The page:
letter dated 1 February 2003, the IAEA requested Iraq to provide details of all meetings held between Iraqi officials and officials from Niger around the year 2000. The Director of Iraq’s National Monitoring Directorate responded in a letter of 7 February 2003 to the Director of the IAEA’s Iraq Nuclear Verification Office. (It should be noted that at the time of Iraq’s response Iraq had not been provided by the IAEA with any details contained in documents alleging the existence of a uranium contract.) The Iraqi response referred to above explained that, on 8 February 1999, Mr. Wissam Al Zahawie, Iraq’s then Ambassador to the Holy See, as part of a trip to four African countries, visited Niger as an envoy of the then President of Iraq to Mr. Ibrahim Bare, the then President of Niger,in order to deliver an oficial invitation for a visit to Iraq, planned for 20 to 30 April 1999. (N.B. Mr. Bare passed away on 9 April 1999.) According to the Iraqi information, no such presidential visit from Niger to Iraq took place before 2003.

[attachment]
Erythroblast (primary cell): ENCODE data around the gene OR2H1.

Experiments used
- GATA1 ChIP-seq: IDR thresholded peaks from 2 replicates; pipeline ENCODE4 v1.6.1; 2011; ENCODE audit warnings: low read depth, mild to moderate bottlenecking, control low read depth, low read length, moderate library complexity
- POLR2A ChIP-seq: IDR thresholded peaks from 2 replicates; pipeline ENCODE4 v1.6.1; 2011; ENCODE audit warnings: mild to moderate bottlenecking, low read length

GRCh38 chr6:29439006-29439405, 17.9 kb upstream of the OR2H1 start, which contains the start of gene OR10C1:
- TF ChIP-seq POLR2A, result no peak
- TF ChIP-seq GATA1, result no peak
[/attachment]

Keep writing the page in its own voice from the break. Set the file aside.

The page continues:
The Iraqi authorities provided the IAEA with excerpts from Mr. Al Zahawie’s travel report to Niger. These excerpts support the above explanation by the Ambassador regarding the purpose of his visit to Niger and do not contain any references to discussions about uranium supply from Niger. In order to further clarify the matter,the IAEA interviewed Mr. Al Zahawie on 12 February 2003. The information provided by the Ambassador about details about his 1999 trip to Africa also supported the information obtained previously by the
Agency on this visit. The demeanour of the Ambassador and the general tone of the interview did not suggest that he was under particular pressure to hide or fabricate information. Notwithstanding the information summarized above, and in view of the fact that the
IAEA so far has not obtained any other related information than the forged documents, the IAEA is not in the position to demonstrate that Iraq never sought to import uranium in the past. This is the reason why the IAEA only concluded that it had ”no indication that Iraq attempted to import uranium since 1990” but it would ”follow up any additional evidence,if it emerges, relevant to efforts by Iraq to illicitly import nuclear materials”. So far no such additional information has been obtained by the Agency.

503. From our examination of the intelligence and other material on Iraqi attempts to buy uranium from Africa, we have concluded that: